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Disclosing current salary during job offer negotiations

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  • Jan 22nd, 2022 12:54 pm
[OP]
Newbie
Jun 18, 2012
39 posts
17 upvotes
TORONTO

Disclosing current salary during job offer negotiations

I am interviewing for a job at a bank and they asked for my current salary and bonus, I felt I didn't have a choice but to tell them. Is this common? Do they also ask for proof?
Last edited by Lunita on Jan 11th, 2022 8:56 pm, edited 1 time in total.
57 replies
Deal Fanatic
Mar 15, 2005
5625 posts
1163 upvotes
Never give current salary or if you do give it a healthy padding

Got a job offer from a company once and they would only offer my current salary +5% despite market rates for that particular role being significantly higher
Sr. Member
Aug 25, 2011
599 posts
257 upvotes
SCARBOROUGH
I always give them a salary number. If you decline, you're just giving them a bigger range to offer you, which may be below what you are making.

Give them your current salary + add to it. Don't make it outrageous, but make it a salary that seems right for your current role. For example, if you are paid average for your current financial analyst role, give the higher end number as if you were a senior, high-performing member.

Lets say you make $60K, give them $70K, so that you can get an offer for at least $75K-$80K, hopefully more. That way you net out at +$15K higher

Employers don't ask for paystubs, and if they do, run away as that is not a company you'd want to work for. The employers will reach out to your references, but salary is confidential information so there are major issues on that front.

If for whatever reason your new employer finds out you fudged the numbers, you can just say that the compensation figure you gave during the interview was the total compensation, not just salary. In fact, when they ask for salary, mention your "total compensation" and give that as the padded number.

Salary is not everything, and there are direct financial benefits that need to be considered outside of your usual health/dental benefits. RRSP matching, stock options and deferred profit sharing for example are all $$$ that needs to be baked in
[OP]
Newbie
Jun 18, 2012
39 posts
17 upvotes
TORONTO
Ziggy007 wrote: Never give current salary or if you do give it a healthy padding

Got a job offer from a company once and they would only offer my current salary +5% despite market rates for that particular role being significantly higher
You were right, I just got a call from the hiring manager and they are offering me my current salary + 2.5% and +5%-10% bonus, I asked a few days to think about it but I don't think I can accept it. I am asking for a salary increase of approx 12%. I don't know if there is any chance of negotiating..
Deal Fanatic
Mar 21, 2010
6351 posts
3329 upvotes
Toronto
Lunita wrote: You were right, I just got a call from the hiring manager and they are offering me my current salary + 2.5% and +5%-10% bonus, I asked a few days to think about it but I don't think I can accept it. I am asking for a salary increase of approx 12%. I don't know if there is any chance of negotiating..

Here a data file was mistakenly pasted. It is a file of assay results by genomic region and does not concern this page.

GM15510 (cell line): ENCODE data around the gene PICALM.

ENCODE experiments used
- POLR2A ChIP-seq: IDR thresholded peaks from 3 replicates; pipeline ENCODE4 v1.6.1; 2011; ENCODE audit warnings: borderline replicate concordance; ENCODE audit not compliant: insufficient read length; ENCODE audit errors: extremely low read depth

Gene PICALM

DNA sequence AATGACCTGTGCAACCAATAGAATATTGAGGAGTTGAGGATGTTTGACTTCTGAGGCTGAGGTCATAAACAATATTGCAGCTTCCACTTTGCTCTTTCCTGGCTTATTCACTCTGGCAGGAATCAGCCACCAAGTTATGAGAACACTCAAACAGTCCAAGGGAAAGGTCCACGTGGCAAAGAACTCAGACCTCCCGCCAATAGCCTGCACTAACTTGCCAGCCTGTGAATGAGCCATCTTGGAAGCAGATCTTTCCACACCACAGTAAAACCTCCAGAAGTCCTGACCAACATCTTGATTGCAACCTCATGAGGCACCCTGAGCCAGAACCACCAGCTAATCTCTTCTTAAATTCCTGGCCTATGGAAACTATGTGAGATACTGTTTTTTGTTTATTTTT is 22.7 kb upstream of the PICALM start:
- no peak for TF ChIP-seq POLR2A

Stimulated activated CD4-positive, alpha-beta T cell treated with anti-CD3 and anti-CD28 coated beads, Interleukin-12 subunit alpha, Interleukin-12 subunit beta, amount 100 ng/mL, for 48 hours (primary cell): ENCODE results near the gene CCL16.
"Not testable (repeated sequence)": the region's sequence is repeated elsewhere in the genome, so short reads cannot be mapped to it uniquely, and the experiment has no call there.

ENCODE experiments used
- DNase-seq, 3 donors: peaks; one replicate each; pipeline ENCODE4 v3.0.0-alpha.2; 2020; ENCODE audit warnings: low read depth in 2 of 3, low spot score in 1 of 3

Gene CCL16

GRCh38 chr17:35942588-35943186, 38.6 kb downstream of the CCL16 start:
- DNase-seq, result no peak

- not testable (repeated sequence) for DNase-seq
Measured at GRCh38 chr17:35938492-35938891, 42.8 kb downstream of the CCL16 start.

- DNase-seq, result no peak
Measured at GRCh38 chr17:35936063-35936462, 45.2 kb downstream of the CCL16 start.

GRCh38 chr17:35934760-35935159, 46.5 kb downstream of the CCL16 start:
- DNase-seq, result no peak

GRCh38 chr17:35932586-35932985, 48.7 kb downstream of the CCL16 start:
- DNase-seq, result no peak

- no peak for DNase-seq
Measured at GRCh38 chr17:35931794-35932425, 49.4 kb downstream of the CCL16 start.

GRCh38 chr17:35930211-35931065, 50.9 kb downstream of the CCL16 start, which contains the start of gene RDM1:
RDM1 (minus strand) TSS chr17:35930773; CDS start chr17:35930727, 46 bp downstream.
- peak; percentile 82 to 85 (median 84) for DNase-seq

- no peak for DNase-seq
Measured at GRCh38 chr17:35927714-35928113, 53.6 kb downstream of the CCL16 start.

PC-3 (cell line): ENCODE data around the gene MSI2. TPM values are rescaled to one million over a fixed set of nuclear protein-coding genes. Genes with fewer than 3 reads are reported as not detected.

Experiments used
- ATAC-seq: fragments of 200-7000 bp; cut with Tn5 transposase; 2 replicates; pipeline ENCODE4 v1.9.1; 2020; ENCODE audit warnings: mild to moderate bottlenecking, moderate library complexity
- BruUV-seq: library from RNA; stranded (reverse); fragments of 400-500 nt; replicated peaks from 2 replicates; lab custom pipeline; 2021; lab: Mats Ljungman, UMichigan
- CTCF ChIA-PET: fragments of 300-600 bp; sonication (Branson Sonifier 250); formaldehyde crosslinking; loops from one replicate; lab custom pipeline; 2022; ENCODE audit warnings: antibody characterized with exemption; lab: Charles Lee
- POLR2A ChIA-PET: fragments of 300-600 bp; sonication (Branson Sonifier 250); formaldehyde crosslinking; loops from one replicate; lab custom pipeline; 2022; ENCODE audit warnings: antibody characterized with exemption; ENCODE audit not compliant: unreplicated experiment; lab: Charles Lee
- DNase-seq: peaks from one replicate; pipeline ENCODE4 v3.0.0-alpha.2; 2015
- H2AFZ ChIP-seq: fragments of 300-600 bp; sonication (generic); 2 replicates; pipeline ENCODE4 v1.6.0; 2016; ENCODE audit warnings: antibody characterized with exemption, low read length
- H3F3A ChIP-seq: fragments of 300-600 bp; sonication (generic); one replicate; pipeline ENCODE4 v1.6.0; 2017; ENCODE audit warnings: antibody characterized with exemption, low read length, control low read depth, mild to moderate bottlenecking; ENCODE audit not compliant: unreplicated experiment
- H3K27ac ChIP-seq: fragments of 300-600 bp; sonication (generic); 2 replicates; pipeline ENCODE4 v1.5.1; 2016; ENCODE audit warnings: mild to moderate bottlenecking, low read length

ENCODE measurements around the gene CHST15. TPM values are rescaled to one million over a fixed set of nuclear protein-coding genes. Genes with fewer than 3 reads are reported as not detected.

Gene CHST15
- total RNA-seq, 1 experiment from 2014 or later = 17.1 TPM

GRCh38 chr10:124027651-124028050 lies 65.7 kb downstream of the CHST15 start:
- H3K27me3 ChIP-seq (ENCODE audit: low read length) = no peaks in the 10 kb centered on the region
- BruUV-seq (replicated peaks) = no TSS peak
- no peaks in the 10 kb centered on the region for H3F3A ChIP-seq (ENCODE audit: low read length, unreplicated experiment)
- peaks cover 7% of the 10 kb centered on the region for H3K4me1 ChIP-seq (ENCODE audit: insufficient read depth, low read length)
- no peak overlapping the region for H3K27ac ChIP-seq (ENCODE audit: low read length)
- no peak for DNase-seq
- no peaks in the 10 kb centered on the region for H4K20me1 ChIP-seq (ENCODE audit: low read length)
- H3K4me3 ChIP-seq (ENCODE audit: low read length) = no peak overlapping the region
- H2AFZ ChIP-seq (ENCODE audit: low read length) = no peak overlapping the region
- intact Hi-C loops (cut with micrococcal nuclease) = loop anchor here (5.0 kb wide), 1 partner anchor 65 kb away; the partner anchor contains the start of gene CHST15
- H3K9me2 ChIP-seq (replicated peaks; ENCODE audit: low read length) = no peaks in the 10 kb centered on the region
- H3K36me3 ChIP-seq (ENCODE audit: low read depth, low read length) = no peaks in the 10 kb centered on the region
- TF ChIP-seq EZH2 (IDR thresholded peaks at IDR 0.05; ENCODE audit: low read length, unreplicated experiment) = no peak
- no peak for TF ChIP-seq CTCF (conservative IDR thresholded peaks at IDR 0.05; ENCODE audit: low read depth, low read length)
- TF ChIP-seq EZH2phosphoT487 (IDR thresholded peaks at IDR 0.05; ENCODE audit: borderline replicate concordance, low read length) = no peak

On the plus side, at least now you know it's a terrible place to work without having needed to leave your job and work there.
Member
Jul 15, 2012
276 posts
92 upvotes
Calgary
I cannot stress this enough, DO NOT reveal your current salary. If you get asked just deflect it nicely, for example you could say it wouldn't be fair to your employer to share this number. Always remember that you should be paid a fair market value and not some arbitrary % above your current salary. Let's say you're a top performer who is slaving away at a $50k job for years, you feel you are undervalued and are looking to jump ship. You've gone through several interviews and landed an offer for a better role at another company. This company had budgeted $80K for this role, but if you tell them that you make $50k right now, they might offer you only $70k because in their mind that's still a huge bump and good enough to entice you to leave.

If you've already revealed your current salary, you can still negotiate but it would be from a far weaker position. Using the above example, it would be hard to ask for more than $70k since they can argue it's already way more than what you make. Whereas if you never revealed your salary, it leaves employers guessing and they are more likely to offer you the full $80k. Of course, they could also ask you about salary expectations outright, but that's a different question altogether.

I should mention that there is an exception to revealing your current salary, and that is after you've been given an offer. I have had success doing this during the final negotiations at a previous job. This job paid less than the one I was leaving, but everything else was better so I just wanted them to at least match my salary at the time. They happily obliged and I ended up working there for some time which turned out to be a great decision.
Sr. Member
May 24, 2007
542 posts
202 upvotes
I don't work in HR so this is unconfirmed but from my experience of dealing with some of the bigger companies, they all use BackCheck to perform their due diligence.

Companies do ask for paystubs - albeit not directly - they ask through BackCheck to "verify" your employment history. The employer gets access to everything you provide from what I understand - if you lie and pad your salary numbers, you might just get caught that way.
Deal Fanatic
User avatar
Dec 8, 2007
5216 posts
1474 upvotes
And remember, some hiring managers are straight up scum bags and, if you work at a competitor, will invite you to interview so they can ascertain your pay, with no actual interest in hiring you. Garbage move? Totally.
Hydropwnics wrote:"TodayHello is a certified hustler and original gangster."
Deal Addict
Jan 1, 2017
1647 posts
1537 upvotes
Jokkon wrote: I don't work in HR so this is unconfirmed but from my experience of dealing with some of the bigger companies, they all use BackCheck to perform their due diligence.